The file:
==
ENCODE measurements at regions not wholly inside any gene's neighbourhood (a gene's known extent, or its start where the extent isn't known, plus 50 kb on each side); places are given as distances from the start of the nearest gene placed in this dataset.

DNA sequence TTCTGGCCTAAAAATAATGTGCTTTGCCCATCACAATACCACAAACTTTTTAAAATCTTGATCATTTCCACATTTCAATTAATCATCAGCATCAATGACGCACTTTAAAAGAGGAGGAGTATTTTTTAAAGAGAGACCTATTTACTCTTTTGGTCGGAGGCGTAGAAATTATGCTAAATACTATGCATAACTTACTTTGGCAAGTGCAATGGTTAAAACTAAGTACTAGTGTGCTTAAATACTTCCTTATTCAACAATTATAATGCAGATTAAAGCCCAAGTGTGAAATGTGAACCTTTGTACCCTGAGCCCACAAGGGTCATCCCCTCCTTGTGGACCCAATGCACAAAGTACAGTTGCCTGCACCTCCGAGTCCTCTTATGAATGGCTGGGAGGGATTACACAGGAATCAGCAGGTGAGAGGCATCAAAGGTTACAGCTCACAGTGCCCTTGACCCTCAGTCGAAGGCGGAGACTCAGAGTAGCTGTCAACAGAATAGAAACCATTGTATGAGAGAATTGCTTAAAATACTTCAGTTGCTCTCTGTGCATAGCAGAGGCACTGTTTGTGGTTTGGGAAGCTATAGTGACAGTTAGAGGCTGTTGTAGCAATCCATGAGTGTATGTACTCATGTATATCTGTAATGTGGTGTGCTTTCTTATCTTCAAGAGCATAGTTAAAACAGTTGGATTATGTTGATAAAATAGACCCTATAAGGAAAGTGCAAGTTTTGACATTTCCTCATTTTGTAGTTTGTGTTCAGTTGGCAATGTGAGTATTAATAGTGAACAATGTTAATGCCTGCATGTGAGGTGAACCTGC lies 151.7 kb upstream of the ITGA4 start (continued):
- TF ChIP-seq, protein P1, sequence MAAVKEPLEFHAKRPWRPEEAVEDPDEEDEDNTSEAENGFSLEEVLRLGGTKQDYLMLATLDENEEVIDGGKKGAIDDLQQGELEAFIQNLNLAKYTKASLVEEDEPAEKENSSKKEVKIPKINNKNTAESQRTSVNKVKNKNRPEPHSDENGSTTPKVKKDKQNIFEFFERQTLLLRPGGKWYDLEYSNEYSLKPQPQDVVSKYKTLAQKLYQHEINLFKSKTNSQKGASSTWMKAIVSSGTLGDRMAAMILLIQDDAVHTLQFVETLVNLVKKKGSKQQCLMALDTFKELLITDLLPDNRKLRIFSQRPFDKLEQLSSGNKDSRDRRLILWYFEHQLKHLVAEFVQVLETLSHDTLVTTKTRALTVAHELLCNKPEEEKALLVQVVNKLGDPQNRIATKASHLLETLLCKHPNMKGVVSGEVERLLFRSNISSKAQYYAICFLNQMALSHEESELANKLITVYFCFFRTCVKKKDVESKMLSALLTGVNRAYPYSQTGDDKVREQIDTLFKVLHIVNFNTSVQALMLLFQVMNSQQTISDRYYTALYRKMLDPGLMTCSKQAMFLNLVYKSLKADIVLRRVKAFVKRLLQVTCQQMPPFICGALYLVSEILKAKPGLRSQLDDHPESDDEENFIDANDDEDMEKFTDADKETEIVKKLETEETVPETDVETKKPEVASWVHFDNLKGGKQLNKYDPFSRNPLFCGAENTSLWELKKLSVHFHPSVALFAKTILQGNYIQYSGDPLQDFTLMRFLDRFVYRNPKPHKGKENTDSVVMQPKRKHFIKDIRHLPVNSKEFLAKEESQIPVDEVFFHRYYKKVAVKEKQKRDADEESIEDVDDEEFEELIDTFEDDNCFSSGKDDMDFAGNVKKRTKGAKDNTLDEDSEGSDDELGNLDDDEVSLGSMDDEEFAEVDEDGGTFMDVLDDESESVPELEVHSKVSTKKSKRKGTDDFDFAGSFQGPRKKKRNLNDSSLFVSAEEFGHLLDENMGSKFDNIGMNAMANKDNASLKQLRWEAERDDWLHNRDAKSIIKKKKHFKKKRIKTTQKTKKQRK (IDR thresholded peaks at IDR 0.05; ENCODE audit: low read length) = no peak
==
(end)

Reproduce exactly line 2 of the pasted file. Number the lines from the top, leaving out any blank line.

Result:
DNA sequence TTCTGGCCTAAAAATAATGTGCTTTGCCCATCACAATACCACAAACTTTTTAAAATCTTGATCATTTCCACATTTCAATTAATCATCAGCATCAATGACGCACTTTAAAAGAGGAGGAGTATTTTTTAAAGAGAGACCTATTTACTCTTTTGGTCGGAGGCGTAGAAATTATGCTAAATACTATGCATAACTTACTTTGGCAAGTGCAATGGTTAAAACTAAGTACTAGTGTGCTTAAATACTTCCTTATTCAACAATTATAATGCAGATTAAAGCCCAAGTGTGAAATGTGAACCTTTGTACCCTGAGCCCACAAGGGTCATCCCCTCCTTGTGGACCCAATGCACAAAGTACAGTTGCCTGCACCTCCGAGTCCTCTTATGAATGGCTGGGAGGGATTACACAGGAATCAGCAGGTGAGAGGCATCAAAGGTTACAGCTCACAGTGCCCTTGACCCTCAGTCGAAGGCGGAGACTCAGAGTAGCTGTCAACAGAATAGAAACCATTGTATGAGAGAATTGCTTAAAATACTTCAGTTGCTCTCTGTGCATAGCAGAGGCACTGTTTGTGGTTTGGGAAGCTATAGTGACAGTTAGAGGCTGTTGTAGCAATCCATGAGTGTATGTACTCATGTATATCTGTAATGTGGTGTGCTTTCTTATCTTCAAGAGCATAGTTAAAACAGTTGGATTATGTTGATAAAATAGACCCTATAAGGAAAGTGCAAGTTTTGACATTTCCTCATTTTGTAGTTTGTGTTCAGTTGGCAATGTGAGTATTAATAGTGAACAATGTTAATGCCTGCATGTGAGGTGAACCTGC lies 151.7 kb upstream of the ITGA4 start (continued):